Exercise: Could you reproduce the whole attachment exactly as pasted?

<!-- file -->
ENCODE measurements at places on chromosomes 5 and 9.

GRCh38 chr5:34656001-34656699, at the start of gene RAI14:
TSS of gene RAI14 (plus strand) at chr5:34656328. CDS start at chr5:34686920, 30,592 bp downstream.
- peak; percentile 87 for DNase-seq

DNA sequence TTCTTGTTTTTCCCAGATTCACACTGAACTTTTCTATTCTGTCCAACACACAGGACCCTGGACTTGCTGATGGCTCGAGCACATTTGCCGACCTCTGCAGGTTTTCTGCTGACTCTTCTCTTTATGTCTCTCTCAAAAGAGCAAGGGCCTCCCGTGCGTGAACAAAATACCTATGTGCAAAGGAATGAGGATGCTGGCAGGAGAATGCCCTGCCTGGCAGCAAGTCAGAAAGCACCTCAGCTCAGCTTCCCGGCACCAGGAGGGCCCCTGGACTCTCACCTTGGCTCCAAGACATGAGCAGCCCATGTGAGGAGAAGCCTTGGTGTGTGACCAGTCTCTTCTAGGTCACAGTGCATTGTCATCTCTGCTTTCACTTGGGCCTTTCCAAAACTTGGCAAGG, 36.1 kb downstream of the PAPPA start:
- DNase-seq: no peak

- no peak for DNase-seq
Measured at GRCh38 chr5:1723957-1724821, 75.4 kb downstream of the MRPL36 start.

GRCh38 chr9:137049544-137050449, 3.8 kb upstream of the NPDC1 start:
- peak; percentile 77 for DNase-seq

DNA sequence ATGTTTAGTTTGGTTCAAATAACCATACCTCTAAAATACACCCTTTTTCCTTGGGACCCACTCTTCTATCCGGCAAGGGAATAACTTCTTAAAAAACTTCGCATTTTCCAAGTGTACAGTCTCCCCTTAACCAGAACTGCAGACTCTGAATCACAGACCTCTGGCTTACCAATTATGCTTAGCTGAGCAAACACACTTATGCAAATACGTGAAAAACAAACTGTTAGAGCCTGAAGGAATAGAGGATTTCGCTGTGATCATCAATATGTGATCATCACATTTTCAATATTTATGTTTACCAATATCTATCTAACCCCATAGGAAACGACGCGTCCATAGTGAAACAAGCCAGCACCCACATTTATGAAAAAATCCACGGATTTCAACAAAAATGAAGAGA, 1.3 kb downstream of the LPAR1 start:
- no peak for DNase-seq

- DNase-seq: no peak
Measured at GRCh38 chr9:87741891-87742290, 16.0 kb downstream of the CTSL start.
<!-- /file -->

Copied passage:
ENCODE measurements at places on chromosomes 5 and 9.

GRCh38 chr5:34656001-34656699, at the start of gene RAI14:
TSS of gene RAI14 (plus strand) at chr5:34656328. CDS start at chr5:34686920, 30,592 bp downstream.
- peak; percentile 87 for DNase-seq

DNA sequence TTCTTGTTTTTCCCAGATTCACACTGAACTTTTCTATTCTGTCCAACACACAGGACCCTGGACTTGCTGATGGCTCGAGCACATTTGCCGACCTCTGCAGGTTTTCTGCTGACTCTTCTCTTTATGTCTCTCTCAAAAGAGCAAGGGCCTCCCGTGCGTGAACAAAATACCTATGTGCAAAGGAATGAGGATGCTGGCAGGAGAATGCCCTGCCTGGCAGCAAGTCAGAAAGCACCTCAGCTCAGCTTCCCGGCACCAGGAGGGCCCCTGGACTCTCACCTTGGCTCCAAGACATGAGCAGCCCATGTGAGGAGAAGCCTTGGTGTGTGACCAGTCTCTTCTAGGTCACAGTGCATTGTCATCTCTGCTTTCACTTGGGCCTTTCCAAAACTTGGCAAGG, 36.1 kb downstream of the PAPPA start:
- DNase-seq: no peak

- no peak for DNase-seq
Measured at GRCh38 chr5:1723957-1724821, 75.4 kb downstream of the MRPL36 start.

GRCh38 chr9:137049544-137050449, 3.8 kb upstream of the NPDC1 start:
- peak; percentile 77 for DNase-seq

DNA sequence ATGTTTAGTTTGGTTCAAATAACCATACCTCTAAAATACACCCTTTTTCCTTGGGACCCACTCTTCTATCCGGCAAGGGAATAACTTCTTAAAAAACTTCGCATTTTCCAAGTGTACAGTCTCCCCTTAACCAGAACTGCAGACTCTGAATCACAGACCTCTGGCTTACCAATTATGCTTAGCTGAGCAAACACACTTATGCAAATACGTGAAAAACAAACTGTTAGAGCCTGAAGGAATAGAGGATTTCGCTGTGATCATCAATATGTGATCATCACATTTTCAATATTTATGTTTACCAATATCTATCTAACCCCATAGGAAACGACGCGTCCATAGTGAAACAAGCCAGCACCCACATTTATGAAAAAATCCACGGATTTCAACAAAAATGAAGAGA, 1.3 kb downstream of the LPAR1 start:
- no peak for DNase-seq

- DNase-seq: no peak
Measured at GRCh38 chr9:87741891-87742290, 16.0 kb downstream of the CTSL start.